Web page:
BMC Week Two

Didn't get a lot of writing done during my second week, but I read a great deal & thought about what I was reading, which is often the way I feed the work. I like the semi-solitude here, but a month of it will be enough. As with most arts colonies, one is able to participate as much or as little in group activities. I tend to be a loaner, though I do enjoy the dinner conversations. Beautiful weather today -- nearly cloudless sky, a little cool this morning but promising warmth by afternoon. The forcast says the next couple of days will be the same. I haven't really minded the rainy days we've had since I'm not a big hiker, boater or swimmer (I'm a walker); but the sparkling lake this morning is a joy. Reading: Hayden Carruth's Collected Shorter Poems, John Dewey's Art as Experience, William Barrett's The Illusion of Technique, Marshall Berman's All that is Solid Melts into Air, & John Ashbery's Notes from the Air. About half of this is new reading, half things I've read before. Naturally, in my reading & in my own work I'm still fussing with the relationship between word & thing, mind & world. I've been fussing at these issues since I was eighteen, so why should I stop now? This is certainly a lovely place for such fussing.

Author: jd

Joseph Duemer is Professor of Literature Emeritus at Clarkson University in northern New York state. His most recent book of poems is Magical Thinking from Ohio State University Press. Since the mid-1990s he has spent a good deal of time in Vietnam, mostly Hanoi. He lives with his wife Carole & five terriers (four Jack Russells & one Patterdale) on the stony bank of the Raquette River in South Colton.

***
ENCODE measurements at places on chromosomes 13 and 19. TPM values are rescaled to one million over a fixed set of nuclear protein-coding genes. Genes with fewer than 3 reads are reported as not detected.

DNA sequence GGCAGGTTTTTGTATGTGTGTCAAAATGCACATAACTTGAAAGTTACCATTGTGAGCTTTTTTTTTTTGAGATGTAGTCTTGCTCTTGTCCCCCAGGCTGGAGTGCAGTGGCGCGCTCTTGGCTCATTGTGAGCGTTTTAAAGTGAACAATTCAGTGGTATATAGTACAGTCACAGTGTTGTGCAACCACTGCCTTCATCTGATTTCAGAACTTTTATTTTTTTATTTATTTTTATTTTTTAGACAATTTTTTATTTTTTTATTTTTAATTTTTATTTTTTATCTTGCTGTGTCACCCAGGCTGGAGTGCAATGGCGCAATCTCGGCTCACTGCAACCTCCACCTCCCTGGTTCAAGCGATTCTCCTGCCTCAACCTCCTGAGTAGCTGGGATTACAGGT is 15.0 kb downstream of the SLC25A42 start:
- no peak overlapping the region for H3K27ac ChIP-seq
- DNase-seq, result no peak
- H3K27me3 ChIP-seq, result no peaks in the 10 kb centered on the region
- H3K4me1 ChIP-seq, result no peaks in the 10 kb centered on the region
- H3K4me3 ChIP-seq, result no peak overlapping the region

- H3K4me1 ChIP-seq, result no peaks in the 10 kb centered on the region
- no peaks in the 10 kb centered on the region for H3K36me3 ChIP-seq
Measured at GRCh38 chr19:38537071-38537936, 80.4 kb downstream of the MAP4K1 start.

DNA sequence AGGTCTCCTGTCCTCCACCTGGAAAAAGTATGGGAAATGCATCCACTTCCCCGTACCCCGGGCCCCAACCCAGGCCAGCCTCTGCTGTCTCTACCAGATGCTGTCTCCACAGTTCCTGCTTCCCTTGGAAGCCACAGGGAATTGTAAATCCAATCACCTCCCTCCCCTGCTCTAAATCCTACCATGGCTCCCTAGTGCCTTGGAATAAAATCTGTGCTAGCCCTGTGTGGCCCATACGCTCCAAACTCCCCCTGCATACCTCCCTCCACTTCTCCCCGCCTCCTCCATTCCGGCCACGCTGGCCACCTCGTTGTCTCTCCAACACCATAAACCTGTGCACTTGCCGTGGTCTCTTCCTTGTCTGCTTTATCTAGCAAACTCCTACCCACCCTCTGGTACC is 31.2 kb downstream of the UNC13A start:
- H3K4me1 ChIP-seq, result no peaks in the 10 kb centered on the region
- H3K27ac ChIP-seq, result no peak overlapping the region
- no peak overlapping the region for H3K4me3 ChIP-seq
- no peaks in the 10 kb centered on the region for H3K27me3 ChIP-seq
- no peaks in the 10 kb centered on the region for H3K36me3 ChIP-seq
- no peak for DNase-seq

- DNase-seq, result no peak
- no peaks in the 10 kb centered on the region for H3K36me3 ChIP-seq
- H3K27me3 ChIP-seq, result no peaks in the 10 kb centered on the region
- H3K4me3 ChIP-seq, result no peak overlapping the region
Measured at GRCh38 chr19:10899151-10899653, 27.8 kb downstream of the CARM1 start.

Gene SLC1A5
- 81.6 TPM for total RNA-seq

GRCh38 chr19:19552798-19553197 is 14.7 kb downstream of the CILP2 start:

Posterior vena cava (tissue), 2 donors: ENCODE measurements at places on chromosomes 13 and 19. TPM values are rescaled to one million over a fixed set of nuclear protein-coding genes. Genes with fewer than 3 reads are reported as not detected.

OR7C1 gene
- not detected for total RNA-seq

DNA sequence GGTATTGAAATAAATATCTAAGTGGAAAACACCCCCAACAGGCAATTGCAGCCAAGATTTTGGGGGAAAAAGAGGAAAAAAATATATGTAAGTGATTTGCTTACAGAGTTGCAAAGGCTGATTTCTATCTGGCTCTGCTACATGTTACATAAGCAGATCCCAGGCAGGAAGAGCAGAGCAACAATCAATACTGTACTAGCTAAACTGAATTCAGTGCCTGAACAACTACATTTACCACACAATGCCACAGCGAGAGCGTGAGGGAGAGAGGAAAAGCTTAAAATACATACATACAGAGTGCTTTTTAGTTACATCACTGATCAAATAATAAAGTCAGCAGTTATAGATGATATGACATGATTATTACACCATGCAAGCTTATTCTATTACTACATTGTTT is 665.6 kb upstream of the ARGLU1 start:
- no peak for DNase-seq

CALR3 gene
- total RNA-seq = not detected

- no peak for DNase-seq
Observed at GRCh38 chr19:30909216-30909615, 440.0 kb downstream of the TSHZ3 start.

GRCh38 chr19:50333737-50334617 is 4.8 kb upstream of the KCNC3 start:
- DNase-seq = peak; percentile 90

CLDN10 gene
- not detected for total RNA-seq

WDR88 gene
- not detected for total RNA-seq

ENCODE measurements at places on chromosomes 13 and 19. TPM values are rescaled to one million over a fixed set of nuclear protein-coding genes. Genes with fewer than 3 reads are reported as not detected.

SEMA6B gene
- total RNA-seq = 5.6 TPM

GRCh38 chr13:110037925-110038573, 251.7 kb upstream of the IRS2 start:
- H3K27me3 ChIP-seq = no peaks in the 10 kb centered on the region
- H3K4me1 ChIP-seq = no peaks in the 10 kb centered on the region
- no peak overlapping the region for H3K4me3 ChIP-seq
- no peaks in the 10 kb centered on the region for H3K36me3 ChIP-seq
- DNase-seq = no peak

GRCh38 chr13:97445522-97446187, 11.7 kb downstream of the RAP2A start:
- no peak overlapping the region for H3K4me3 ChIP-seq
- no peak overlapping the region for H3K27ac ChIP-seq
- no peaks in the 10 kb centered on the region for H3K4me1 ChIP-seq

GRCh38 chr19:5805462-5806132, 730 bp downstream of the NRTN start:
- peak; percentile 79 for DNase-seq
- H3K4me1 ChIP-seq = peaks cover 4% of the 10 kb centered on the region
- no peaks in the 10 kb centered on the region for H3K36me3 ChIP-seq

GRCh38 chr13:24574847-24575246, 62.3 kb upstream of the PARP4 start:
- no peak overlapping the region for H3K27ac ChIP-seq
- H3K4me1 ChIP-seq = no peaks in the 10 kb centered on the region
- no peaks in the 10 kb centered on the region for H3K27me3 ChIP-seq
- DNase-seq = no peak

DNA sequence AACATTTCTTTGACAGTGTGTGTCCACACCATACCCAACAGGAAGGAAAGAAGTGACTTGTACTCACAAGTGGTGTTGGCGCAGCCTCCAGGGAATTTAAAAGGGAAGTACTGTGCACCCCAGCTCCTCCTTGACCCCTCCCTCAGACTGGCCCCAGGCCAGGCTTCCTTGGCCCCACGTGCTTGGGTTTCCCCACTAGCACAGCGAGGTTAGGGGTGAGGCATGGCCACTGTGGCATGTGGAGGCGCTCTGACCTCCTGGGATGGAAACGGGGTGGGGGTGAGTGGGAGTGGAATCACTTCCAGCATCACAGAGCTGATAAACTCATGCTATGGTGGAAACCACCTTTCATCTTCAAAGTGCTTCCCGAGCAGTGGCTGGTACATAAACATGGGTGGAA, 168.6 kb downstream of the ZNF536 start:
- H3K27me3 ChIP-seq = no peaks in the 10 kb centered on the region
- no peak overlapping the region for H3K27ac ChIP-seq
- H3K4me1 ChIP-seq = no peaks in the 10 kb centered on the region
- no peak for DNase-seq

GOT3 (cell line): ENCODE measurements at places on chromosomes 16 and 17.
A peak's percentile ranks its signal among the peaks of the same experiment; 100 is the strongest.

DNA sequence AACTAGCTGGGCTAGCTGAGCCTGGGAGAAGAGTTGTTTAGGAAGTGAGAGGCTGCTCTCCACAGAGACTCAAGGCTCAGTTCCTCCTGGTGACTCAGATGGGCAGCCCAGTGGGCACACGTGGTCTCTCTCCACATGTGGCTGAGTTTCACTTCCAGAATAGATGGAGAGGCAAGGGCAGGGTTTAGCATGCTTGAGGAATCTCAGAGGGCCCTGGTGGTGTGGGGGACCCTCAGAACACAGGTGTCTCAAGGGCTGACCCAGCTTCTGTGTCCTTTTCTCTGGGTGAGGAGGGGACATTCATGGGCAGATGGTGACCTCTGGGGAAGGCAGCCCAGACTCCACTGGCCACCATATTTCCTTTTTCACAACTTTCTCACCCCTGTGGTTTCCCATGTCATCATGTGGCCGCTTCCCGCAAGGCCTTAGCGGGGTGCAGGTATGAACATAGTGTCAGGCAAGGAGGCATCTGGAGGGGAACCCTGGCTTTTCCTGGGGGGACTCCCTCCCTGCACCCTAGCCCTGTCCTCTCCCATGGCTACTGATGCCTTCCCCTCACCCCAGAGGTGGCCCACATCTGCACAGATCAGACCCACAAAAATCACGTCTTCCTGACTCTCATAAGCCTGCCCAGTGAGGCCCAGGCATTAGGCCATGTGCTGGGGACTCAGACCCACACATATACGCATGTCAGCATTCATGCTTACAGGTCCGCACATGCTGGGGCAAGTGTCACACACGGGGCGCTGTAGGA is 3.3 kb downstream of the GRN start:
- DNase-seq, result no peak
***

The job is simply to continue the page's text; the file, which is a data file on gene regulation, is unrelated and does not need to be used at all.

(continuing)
12 thoughts on “BMC Week Two”



    Candy & Cone
    where is love
    Gnomic Utterances
    From The Pin To The Pindrop
    The Not-One-More-List-Blues

    San Francisco Mindwalk
    Salad Bar At JouJou’s, peacetime
    Everything Is Beautiful: Eternally
    Sprig Of Lilac

    Gold Leaf/Last Hug
    Gambling Music For Garden Pyres
    remembering Lawrence Fixel the writerman
    dew point

    The Keys
    Young And Angry
    Saving Generous Untethered Seacoast
    Receiver Off The Hook
    Snow Ride &
    The Visionary

    Reaction Attack Creation
    Perishing Republics Drink/A Blood-Dimmed Tide When/Heartleaps And Deep Hopes/Of Peace Sink Into Wartimes
    Tuna Angels Fruits Or Flags
    Award-Winning Brain Mutation
    In My Village
    What Is Liberty

    Life’s Not An Arrow

    who hardly looks 50 at noon
    told me that Tyrone now 35
    has a kid & a jerky heart that
    kept him out of the military &
    has pretty much gotten out of
    hoods & his wife’s a Filipina.
    Velma in Freedom West Coop again now 15 years is
    retired from the Post Office
    [sorting in Evans Street, ugh!]
    and feels like she’s due to live
    and her new husband likes
    wearing fresh clothes & she’d
    had to break him of it or be
    washing clothes all the time.


  2. Hi Joe!
    I’ve started blogging, and I must say, it’s much more difficult than I thought. I have even more respect for yours after a short few weeks of trying this.

    I’m hoping to move way beyond the diary/journal approach, but I’ve also been concerned about publishing stuff on the Web before I (hopefully) publish elsewhere in hard copy.